Metal Gear Solid: Master Collection Vol 1 First Impressions | Pretty Solid

An authentic remaster of gaming masterpieces.

Very few names in the industry have as much weight as Hideo Kojima does when it comes to his work and the influences it has in gaming. The man wouldn’t be a legend if it wasn’t for the legendary Metal Gear series. Despite his falling out with Konami, the company still believes in the IP, and true enough, they’re re-releasing remasters of the critically acclaimed stealth series. After sneaking my way through Tokyo Game Show 2023, here’s my Metal Gear Solid: Master Collection Vol 1 first impressions. 

While the Master Collection Vol. 1 will include Metal Gear Solid, Metal Gear Solid 2: Sons of Liberty, and Metal Gear Solid 3: Snake Eater, I was only able to play through 1 out of the 3 remastered titles due to the limited time that was given. Obviously, I went with what is arguably the best in the series, Metal Gear Solid 3: Snake Eater. The other caveat is that the build I played with only had Japanese audio and subtitles so I couldn’t really understand anything that was said other than snippets of what I could remember from the original game. Nevertheless, Snake is back, and (ideally) no one sees him coming.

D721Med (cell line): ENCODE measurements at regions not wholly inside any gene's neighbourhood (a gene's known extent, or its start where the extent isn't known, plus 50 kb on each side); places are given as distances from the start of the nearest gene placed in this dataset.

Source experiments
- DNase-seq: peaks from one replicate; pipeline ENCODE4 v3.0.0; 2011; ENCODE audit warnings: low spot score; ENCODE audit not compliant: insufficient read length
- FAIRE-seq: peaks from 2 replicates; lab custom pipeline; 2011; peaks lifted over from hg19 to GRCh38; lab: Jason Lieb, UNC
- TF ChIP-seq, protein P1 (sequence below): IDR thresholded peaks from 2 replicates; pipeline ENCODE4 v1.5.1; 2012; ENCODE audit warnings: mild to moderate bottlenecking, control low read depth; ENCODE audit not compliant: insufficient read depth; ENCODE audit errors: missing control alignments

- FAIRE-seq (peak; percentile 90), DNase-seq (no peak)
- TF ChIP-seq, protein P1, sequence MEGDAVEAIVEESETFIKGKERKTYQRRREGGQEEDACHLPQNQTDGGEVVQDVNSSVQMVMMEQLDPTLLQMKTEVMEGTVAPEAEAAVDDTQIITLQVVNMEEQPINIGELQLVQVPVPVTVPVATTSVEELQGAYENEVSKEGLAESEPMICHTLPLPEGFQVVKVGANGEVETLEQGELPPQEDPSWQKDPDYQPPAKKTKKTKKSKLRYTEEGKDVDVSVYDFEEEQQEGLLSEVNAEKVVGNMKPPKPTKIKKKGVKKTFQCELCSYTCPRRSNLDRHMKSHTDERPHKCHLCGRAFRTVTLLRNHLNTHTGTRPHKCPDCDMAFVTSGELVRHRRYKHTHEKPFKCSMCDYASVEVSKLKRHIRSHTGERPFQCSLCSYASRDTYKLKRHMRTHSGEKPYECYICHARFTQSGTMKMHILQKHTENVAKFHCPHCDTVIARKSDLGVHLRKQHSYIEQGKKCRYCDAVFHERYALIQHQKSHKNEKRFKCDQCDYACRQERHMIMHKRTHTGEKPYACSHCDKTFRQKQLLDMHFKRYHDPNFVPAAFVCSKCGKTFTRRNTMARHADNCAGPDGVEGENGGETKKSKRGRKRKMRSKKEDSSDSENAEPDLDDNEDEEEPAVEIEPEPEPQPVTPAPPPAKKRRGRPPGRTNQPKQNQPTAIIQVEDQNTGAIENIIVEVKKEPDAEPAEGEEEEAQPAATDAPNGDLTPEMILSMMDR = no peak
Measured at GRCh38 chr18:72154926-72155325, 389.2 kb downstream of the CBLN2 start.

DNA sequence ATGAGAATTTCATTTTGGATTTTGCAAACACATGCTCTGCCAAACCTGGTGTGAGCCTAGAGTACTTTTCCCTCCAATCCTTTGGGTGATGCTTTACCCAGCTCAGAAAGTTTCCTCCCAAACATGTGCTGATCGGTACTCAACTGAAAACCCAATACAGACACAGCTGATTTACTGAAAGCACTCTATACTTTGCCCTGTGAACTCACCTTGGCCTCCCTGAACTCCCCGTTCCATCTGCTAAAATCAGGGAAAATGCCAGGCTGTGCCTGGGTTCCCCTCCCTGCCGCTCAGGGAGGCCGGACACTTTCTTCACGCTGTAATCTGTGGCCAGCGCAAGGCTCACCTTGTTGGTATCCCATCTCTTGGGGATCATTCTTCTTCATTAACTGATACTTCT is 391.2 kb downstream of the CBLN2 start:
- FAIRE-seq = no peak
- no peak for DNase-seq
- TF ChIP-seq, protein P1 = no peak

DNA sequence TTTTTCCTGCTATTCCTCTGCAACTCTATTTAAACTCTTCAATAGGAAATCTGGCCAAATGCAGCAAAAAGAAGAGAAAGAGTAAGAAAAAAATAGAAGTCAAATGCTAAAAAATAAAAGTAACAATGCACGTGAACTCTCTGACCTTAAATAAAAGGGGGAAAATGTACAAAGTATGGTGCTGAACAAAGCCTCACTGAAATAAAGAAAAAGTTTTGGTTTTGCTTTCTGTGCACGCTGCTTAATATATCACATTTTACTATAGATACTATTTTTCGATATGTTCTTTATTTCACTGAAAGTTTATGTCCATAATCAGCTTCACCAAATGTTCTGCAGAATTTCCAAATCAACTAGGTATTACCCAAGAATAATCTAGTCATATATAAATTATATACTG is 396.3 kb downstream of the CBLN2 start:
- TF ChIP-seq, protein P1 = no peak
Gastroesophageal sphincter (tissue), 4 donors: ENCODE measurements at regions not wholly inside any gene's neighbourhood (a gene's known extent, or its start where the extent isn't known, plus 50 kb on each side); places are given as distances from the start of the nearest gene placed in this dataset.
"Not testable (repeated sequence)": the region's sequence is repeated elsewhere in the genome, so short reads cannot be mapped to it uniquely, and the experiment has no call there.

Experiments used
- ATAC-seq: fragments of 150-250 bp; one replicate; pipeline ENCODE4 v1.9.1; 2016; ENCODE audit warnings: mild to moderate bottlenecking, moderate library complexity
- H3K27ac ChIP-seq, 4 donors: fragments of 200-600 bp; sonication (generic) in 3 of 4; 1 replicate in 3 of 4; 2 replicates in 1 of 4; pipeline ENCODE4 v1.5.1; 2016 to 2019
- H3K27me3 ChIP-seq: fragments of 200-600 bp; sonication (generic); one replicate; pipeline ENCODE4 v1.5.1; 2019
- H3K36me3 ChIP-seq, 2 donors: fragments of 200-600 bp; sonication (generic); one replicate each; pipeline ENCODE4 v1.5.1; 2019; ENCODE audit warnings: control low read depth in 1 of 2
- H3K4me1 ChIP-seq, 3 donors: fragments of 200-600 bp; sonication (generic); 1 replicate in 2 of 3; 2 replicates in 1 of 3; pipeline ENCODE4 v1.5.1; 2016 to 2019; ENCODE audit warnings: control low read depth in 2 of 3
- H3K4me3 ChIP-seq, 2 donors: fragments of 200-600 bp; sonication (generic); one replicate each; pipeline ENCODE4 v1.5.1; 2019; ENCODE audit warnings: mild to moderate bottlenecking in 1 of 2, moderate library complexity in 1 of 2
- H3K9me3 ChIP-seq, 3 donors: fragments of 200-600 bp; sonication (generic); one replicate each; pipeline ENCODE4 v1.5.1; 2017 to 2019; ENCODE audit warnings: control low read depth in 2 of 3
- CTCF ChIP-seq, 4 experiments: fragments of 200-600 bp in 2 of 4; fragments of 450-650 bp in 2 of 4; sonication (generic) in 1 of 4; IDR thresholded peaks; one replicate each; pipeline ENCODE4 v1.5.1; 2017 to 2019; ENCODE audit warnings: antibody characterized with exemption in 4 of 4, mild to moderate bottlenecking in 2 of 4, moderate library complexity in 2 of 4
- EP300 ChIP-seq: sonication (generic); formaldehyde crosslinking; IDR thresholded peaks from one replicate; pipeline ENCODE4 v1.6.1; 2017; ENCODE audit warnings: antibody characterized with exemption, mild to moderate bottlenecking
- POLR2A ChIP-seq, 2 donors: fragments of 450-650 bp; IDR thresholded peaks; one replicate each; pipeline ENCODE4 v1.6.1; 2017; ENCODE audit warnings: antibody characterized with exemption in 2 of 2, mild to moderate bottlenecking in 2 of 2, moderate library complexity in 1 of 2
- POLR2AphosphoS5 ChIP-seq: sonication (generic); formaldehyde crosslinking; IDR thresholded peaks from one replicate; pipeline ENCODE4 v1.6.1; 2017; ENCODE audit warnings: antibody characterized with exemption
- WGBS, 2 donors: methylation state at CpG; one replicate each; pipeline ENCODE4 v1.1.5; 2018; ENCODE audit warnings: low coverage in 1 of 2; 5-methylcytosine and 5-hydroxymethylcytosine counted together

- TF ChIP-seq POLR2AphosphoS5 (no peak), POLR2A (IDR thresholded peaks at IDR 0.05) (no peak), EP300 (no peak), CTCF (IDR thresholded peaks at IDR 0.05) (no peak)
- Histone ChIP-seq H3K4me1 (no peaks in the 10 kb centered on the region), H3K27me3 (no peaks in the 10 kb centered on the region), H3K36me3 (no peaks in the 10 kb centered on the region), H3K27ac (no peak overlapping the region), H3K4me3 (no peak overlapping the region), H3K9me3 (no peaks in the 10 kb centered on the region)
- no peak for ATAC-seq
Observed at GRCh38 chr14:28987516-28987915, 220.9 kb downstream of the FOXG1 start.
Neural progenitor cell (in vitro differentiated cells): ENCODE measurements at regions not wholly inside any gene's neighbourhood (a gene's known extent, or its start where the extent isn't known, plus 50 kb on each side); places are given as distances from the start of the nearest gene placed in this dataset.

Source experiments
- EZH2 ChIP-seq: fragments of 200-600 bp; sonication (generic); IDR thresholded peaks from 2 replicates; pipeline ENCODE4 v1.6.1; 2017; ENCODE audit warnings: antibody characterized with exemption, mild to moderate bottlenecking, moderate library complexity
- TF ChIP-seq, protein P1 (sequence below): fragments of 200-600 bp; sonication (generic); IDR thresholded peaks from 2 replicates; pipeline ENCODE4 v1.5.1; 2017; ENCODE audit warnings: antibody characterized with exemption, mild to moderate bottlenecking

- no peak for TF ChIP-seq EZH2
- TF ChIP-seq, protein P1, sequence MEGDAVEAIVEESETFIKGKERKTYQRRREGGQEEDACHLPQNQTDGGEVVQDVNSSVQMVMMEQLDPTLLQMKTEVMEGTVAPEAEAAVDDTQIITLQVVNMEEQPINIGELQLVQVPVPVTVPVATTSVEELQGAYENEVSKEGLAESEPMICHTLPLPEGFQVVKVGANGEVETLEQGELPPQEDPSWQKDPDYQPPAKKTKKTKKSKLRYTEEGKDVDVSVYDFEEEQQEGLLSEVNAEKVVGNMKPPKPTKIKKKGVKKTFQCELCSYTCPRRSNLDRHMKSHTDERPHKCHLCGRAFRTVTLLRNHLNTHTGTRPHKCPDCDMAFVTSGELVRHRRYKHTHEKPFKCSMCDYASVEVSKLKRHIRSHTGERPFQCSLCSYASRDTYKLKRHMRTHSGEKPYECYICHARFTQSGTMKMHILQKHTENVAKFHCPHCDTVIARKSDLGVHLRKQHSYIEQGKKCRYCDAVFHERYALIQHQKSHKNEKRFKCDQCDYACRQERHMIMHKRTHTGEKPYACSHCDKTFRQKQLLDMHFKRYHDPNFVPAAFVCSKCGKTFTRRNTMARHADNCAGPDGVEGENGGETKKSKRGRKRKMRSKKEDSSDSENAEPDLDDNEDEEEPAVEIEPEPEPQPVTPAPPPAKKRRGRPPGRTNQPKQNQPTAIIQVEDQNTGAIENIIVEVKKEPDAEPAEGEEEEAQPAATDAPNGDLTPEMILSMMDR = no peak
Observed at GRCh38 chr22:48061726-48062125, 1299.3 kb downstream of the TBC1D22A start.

The best thing about the Master Collection Vol 1 is possibly its worst feature as well. The remastered games try to keep the experience as authentic as possible which means that it follows a similar control scheme. To a series veteran, this is great. Re-experience a classic the way you remember it feeling all those years ago with the added treat that it has upscaled graphics and increased framerates. For a modern player or someone who hasn’t really touched the old Metal Gear games, it’ll feel clunky, unresponsive, and unintuitive. I spent a few minutes trying to get used to the controls which led to a lot of exclamation points and fail states. 

Konami’s commitment to keep things as original as possible does wonders for the visual look of the game. As I watch Snake jump out of the plane and into the heavy browns and greens of the forest, I’m instantly transported back to the very first time I saw it as a kid and thought that was the coolest character introduction ever. The only thing the developers did was upscale the graphics in a way that they don’t look like potatoes on modern screens while also retaining the easily recognizable aesthetics that Kojima’s team set. 

Everything from the audio, atmosphere, and overall feel of the game is exactly as it was made to be all those years ago. Aside from the buttery smooth framerate, my favorite modern addition is how the game sends out subtle motion feedback through the PS5’s DualSense controller. You’ll know if you’re walking through water, mud, grass, etc. It really adds to the immersion of the whole thing despite not having photorealistic textures. 

If my experience with Metal Gear Solid 3: Snake Eater is anything to go by, it’s that the Master Collection Vol. 1 is a must-have. This is for fans of the original games, fans of stealth titles, and those who want to experience one of the primary reasons why the genre and the gaming industry as a whole are such a big deal.